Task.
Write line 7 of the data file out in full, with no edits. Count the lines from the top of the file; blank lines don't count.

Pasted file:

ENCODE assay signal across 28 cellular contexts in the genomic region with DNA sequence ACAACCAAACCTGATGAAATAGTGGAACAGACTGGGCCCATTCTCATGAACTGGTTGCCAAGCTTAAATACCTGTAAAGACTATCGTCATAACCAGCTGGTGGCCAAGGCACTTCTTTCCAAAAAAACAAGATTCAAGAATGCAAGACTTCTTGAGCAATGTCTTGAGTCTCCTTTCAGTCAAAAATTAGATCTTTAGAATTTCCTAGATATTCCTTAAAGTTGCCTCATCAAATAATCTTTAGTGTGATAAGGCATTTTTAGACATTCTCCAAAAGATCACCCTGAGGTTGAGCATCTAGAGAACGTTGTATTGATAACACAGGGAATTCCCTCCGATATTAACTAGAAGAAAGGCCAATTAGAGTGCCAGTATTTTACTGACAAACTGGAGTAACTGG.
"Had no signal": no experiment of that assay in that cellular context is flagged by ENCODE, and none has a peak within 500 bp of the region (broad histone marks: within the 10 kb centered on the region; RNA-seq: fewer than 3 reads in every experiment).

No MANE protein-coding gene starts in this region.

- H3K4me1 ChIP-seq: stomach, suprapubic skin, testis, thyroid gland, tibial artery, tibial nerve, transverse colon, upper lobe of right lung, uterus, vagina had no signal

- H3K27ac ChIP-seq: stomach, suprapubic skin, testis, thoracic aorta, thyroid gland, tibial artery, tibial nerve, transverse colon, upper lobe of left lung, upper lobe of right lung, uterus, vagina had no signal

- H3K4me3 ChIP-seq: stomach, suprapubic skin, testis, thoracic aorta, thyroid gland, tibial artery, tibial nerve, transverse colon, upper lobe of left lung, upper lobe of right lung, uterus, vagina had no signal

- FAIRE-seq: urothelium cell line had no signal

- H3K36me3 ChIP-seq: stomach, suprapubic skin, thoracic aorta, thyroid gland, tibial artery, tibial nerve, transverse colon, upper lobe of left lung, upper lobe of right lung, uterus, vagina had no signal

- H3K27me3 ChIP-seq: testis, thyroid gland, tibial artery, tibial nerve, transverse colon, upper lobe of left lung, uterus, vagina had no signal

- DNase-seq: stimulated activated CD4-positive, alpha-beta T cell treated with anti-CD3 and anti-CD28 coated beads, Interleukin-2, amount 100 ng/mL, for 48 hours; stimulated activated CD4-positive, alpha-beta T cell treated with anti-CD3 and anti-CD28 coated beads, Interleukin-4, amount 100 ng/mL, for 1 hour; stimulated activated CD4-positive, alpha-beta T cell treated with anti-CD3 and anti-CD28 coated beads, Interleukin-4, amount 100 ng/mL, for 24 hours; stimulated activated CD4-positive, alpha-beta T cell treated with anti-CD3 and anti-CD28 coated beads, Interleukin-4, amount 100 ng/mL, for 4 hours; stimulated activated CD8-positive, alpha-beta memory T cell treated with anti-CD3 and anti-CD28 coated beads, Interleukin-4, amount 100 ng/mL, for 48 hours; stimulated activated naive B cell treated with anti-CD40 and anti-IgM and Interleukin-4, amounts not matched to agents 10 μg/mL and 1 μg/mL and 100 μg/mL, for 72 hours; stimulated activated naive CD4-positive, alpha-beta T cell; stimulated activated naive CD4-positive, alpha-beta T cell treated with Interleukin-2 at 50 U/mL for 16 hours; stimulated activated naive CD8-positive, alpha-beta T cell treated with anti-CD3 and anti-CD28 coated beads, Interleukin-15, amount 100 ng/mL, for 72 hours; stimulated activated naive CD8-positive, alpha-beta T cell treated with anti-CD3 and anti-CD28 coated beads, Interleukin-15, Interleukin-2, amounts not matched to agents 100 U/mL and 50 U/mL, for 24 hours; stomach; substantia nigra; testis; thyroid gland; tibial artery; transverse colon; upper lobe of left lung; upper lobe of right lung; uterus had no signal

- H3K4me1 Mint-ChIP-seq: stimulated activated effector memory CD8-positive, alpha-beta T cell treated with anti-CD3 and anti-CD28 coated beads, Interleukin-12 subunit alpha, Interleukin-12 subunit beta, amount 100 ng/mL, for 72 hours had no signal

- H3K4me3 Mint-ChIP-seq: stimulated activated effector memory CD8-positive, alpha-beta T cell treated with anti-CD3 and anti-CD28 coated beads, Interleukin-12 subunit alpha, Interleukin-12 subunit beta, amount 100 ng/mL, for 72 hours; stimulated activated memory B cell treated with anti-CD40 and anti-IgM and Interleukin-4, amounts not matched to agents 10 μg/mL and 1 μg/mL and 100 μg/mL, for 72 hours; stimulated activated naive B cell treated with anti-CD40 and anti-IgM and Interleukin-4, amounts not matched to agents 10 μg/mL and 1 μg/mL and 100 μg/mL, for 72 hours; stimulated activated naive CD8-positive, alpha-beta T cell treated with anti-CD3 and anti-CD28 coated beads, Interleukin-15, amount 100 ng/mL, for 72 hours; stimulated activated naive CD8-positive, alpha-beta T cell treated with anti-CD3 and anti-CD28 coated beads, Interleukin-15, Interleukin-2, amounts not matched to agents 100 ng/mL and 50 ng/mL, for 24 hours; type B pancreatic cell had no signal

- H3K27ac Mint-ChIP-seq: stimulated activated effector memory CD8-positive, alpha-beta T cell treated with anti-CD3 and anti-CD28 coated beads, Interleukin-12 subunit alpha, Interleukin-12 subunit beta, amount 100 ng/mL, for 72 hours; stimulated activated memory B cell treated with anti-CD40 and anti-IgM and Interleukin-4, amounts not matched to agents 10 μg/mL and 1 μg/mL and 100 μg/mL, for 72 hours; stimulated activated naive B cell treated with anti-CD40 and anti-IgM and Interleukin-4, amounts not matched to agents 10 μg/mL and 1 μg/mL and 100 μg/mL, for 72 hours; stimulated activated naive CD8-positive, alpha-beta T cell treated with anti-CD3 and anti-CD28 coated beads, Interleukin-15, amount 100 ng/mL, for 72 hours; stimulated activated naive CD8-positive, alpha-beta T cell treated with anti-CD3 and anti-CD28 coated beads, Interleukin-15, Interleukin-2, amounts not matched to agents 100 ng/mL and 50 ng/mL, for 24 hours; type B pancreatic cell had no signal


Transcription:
- FAIRE-seq: urothelium cell line had no signal